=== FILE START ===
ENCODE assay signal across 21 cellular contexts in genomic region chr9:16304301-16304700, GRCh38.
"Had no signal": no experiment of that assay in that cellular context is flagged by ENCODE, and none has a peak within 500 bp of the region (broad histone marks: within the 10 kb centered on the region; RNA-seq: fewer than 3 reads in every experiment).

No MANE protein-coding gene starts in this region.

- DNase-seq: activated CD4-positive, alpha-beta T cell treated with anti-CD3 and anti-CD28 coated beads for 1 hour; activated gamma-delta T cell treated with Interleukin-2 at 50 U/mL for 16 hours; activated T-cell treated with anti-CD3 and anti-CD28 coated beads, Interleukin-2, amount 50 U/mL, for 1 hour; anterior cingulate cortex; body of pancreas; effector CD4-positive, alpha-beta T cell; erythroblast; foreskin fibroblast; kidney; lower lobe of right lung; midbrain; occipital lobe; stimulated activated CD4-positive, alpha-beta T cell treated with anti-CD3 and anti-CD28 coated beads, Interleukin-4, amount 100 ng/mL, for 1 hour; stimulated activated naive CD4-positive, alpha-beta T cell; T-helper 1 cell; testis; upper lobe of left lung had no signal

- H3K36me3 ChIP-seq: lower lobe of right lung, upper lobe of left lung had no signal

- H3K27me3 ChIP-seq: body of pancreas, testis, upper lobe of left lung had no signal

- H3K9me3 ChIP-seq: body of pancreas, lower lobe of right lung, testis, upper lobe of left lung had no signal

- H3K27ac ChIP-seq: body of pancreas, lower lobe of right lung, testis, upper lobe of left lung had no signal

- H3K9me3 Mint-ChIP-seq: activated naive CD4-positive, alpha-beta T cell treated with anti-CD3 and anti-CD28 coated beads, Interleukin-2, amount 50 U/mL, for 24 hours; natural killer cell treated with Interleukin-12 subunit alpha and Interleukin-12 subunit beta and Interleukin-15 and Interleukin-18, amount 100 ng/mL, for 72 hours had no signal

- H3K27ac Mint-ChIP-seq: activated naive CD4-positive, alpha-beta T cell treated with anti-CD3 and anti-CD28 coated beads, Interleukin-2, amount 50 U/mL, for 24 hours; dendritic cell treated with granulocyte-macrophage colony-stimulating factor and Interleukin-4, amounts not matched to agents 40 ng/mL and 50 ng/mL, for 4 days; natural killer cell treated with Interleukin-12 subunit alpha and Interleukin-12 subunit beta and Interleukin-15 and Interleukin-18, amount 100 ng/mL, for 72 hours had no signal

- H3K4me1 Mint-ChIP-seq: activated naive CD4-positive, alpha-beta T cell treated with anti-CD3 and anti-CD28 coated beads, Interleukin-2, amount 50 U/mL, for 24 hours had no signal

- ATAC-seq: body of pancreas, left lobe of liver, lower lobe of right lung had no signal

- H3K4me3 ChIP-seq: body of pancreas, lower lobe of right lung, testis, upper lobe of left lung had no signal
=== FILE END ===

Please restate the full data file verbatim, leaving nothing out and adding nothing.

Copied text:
ENCODE assay signal across 21 cellular contexts in genomic region chr9:16304301-16304700, GRCh38.
"Had no signal": no experiment of that assay in that cellular context is flagged by ENCODE, and none has a peak within 500 bp of the region (broad histone marks: within the 10 kb centered on the region; RNA-seq: fewer than 3 reads in every experiment).

No MANE protein-coding gene starts in this region.

- DNase-seq: activated CD4-positive, alpha-beta T cell treated with anti-CD3 and anti-CD28 coated beads for 1 hour; activated gamma-delta T cell treated with Interleukin-2 at 50 U/mL for 16 hours; activated T-cell treated with anti-CD3 and anti-CD28 coated beads, Interleukin-2, amount 50 U/mL, for 1 hour; anterior cingulate cortex; body of pancreas; effector CD4-positive, alpha-beta T cell; erythroblast; foreskin fibroblast; kidney; lower lobe of right lung; midbrain; occipital lobe; stimulated activated CD4-positive, alpha-beta T cell treated with anti-CD3 and anti-CD28 coated beads, Interleukin-4, amount 100 ng/mL, for 1 hour; stimulated activated naive CD4-positive, alpha-beta T cell; T-helper 1 cell; testis; upper lobe of left lung had no signal

- H3K36me3 ChIP-seq: lower lobe of right lung, upper lobe of left lung had no signal

- H3K27me3 ChIP-seq: body of pancreas, testis, upper lobe of left lung had no signal

- H3K9me3 ChIP-seq: body of pancreas, lower lobe of right lung, testis, upper lobe of left lung had no signal

- H3K27ac ChIP-seq: body of pancreas, lower lobe of right lung, testis, upper lobe of left lung had no signal

- H3K9me3 Mint-ChIP-seq: activated naive CD4-positive, alpha-beta T cell treated with anti-CD3 and anti-CD28 coated beads, Interleukin-2, amount 50 U/mL, for 24 hours; natural killer cell treated with Interleukin-12 subunit alpha and Interleukin-12 subunit beta and Interleukin-15 and Interleukin-18, amount 100 ng/mL, for 72 hours had no signal

- H3K27ac Mint-ChIP-seq: activated naive CD4-positive, alpha-beta T cell treated with anti-CD3 and anti-CD28 coated beads, Interleukin-2, amount 50 U/mL, for 24 hours; dendritic cell treated with granulocyte-macrophage colony-stimulating factor and Interleukin-4, amounts not matched to agents 40 ng/mL and 50 ng/mL, for 4 days; natural killer cell treated with Interleukin-12 subunit alpha and Interleukin-12 subunit beta and Interleukin-15 and Interleukin-18, amount 100 ng/mL, for 72 hours had no signal

- H3K4me1 Mint-ChIP-seq: activated naive CD4-positive, alpha-beta T cell treated with anti-CD3 and anti-CD28 coated beads, Interleukin-2, amount 50 U/mL, for 24 hours had no signal

- ATAC-seq: body of pancreas, left lobe of liver, lower lobe of right lung had no signal

- H3K4me3 ChIP-seq: body of pancreas, lower lobe of right lung, testis, upper lobe of left lung had no signal